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Richard Henry Walcott (1870–1936)

by Carolyn Rasmussen

This article was published:

Richard Henry Walcott (1870-1936), mineralogist and museum curator, was born on 30 September 1870 at Dunedin, New Zealand, son of James Alexander Walcott, merchant, and his wife Catherine, née Russell. After three years study at the University of Otago, Henry obtained a diploma (1891) as associate of the School of Mines. In 1892 he attended more university classes 'simply for the love of it, and a desire to improve my knowledge'. Walcott was appointed mineralogist at the Industrial and Technological Museum in Melbourne on 5 January 1893; his enthusiastic referees included Professor G. H. F. Ulrich, the museum's first mineralogist. After Cosmo Newbery died in 1895, Walcott succeeded him as the museum's senior officer. On 28 September 1898 at St George's Church of England, Malvern, he married Jane Elizabeth Moore.

When the Industrial and Technological Museum was closed to make room for the collections of the National Museum of Victoria in 1900, Walcott was transferred there with the geological and mineralogical collection, on which he continued to work. He added care of the ethnological section to his duties and worked closely with (Sir Walter) Baldwin Spencer in the development and display of that collection. Among his publications was a paper describing Victorian meteorites and one with Spencer on the origin of cuts on bones of extinct Australian marsupials. Although taking primary responsibility for the Pacific collection, he also accompanied Spencer on some field trips and contributed geological expertise to analysis and dating of the findings.

Throughout this period Walcott's assiduous work behind the scenes to have the Industrial and Technological Museum reopened attracted the influential support of George Swinburne and (Sir) John Monash on the eve of World War I. He resumed full-time duties as curator in 1914 to prepare for the museum's reopening, which occurred on 17 May next year. Characterized by systematic presentation of exhibits drawn from various branches of engineering, applied science, industry and agriculture, the museum (later Science Museum of Victoria) earned considerable praise in the 1920s. Much of its content was skilfully garnered by Walcott through donations and, as sole professional officer, there were few tasks he did not undertake himself.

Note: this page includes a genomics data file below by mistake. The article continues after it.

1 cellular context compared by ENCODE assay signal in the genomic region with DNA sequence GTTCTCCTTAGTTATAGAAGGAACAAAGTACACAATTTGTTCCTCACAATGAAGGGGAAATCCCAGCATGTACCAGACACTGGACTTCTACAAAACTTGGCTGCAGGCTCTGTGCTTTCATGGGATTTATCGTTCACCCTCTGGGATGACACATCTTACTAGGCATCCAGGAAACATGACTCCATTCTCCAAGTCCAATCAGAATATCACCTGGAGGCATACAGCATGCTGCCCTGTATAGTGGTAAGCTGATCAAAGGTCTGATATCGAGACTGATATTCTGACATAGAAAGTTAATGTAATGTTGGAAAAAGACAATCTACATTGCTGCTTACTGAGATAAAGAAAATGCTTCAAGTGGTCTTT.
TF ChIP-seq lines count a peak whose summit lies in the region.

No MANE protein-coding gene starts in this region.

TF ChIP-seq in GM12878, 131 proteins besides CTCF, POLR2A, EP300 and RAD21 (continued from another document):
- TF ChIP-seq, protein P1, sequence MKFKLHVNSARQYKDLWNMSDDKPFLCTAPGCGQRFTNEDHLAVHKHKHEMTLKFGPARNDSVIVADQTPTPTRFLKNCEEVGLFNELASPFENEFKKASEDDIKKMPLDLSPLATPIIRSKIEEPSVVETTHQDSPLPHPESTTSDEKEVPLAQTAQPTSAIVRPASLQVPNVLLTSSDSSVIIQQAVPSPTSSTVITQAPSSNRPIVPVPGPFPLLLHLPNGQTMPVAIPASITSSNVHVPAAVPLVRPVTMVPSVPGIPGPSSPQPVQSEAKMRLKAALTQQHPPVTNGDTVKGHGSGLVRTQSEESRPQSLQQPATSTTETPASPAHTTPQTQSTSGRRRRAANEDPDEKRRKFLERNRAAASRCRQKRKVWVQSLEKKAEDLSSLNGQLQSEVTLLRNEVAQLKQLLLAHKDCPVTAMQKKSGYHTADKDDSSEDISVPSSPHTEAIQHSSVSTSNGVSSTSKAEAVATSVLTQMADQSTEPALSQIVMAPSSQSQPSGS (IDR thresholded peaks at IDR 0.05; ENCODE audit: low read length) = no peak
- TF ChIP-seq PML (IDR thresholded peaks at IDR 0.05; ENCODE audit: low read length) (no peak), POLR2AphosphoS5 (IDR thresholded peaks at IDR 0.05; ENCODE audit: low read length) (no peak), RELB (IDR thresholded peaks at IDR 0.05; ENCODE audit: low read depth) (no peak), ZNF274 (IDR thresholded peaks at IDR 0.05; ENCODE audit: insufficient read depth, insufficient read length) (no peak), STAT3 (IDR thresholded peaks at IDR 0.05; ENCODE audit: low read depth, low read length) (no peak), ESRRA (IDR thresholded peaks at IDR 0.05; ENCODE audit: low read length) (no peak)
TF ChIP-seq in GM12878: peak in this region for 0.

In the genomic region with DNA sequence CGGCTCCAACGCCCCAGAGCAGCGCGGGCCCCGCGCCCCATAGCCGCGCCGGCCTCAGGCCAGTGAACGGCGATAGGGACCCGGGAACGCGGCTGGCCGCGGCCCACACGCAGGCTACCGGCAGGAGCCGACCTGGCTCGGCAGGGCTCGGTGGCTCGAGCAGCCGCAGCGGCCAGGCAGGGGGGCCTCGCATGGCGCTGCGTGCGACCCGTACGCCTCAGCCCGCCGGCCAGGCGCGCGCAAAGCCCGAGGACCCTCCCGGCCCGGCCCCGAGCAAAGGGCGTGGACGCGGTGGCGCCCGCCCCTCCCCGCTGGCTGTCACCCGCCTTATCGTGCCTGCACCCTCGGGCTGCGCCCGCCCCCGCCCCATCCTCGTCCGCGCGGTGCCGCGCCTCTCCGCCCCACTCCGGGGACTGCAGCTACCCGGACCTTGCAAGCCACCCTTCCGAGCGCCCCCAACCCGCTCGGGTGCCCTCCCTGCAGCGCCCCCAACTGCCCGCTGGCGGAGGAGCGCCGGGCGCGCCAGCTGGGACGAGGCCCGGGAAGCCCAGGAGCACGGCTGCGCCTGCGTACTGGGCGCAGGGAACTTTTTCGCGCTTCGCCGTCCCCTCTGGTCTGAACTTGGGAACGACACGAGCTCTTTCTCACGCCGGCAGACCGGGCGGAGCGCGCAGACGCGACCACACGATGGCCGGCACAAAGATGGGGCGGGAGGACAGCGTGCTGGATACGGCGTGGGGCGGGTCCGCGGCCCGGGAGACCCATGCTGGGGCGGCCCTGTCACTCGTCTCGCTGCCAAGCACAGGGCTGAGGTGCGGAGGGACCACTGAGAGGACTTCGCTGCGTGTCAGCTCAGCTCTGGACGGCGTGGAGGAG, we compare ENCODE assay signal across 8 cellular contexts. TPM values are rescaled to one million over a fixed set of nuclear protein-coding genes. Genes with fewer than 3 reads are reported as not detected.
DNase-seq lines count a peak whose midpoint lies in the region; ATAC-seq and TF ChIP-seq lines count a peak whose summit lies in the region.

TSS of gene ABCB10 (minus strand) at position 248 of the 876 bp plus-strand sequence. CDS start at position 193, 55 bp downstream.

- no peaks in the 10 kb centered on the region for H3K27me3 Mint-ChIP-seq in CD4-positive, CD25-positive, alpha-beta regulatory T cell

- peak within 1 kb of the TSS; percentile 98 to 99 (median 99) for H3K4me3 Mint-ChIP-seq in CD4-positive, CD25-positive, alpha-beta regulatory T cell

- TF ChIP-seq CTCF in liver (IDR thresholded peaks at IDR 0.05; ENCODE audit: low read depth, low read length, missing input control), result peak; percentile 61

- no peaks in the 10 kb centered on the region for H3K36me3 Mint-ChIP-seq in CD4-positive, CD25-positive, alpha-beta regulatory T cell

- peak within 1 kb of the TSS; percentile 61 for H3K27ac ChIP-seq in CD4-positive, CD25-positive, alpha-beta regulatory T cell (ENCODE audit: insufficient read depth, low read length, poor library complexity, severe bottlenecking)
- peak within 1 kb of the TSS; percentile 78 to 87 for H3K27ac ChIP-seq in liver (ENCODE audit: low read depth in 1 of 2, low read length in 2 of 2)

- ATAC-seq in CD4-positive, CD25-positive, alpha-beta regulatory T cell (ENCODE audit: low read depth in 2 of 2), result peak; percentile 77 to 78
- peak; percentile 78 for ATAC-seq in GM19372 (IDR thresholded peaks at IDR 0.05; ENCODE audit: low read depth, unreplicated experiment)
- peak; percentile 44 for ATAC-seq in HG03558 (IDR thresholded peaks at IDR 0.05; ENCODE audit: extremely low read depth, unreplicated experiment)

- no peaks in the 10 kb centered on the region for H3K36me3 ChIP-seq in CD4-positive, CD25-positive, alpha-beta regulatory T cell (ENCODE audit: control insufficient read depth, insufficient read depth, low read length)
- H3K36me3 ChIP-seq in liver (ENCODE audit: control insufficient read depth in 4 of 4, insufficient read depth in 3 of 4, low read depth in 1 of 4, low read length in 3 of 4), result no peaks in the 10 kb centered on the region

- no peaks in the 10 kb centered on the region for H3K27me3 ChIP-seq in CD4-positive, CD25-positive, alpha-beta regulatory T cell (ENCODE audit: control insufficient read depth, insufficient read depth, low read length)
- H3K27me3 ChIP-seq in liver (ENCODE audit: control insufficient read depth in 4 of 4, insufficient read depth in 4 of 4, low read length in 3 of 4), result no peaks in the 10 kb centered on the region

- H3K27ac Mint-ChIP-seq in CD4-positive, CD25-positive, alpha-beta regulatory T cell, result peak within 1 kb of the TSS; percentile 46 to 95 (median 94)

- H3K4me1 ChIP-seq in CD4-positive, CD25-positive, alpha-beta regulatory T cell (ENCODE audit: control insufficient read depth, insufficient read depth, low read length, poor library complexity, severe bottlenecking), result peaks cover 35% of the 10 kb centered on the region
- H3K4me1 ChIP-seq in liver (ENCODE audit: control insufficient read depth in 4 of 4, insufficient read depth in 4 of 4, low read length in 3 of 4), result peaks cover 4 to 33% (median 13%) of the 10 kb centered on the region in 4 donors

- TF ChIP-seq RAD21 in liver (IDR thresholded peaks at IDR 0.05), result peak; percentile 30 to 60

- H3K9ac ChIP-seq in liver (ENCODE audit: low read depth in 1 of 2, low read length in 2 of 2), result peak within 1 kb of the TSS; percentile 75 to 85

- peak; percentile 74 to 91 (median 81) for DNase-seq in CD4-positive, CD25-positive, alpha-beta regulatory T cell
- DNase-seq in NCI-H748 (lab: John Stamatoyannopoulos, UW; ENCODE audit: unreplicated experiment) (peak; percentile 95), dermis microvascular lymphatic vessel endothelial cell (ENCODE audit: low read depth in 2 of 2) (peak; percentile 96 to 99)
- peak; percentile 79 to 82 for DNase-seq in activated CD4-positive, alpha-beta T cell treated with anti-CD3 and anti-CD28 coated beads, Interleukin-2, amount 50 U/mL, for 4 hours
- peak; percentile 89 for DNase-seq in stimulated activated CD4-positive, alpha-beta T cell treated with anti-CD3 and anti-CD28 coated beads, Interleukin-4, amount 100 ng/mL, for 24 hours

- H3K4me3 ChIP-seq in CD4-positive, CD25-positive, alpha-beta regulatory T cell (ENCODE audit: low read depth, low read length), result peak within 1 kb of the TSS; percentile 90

A fellow of the Royal Geological Society, London, in 1897 he was elected a member of the Royal Society of Victoria, on whose council he served from 1900 until 1916, when he began to devote himself exclusively to the museum. Walcott was a 'tall, slim man with a moustache who looked at the world, quietly and unassumingly, through thick glasses'; his deep intellectual curiosity and commitment to public education through effective museum displays stood him in good stead through the institution's fluctuating fortunes until he retired in 1935.

Predeceased by his wife, Walcott died of hypertension and heart failure on 9 October 1936 at Caulfield and was buried in St Kilda cemetery. A daughter survived him. His estate was sworn for probate at £9518; he bequeathed funds in trust for the education of his daughter's children, but 'not in any school of Roman Catholic denomination'. The Science Museum of Victoria was incorporated into the Museum of Victoria in 1983.

Select Bibliography

  • W. Perry, The Science Museum of Victoria (Melb, 1972)
  • D. J. Mulvaney and J. H. Calaby, ‘So Much That is New’ (Melb, 1985)
  • C. Rasmussen, A Museum for the People (Melb, 2001)
  • Industrial and Technological Museum, Annual Report, 1908, 1914, 1926
  • Argus (Melbourne), 28 Sept 1935, p 22
  • Royal Society of Victoria, Council minutes, 10 Aug 1933, 14 Sept 1933 (State Library of Victoria).

Related Entries in NCB Sites

Citation details

Carolyn Rasmussen, 'Walcott, Richard Henry (1870–1936)', Australian Dictionary of Biography, National Centre of Biography, Australian National University,, published first in hardcopy 2005, accessed online 25 May 2024.

This article was published in hardcopy in Australian Dictionary of Biography, Supplementary Volume, (Melbourne University Press), 2005

View the front pages for the Supplementary Volume

© Copyright Australian Dictionary of Biography, 2006-2024

Life Summary [details]


30 September, 1870
Dunedin, Otago, New Zealand


9 October, 1936 (aged 66)
Caulfield, Melbourne, Victoria, Australia

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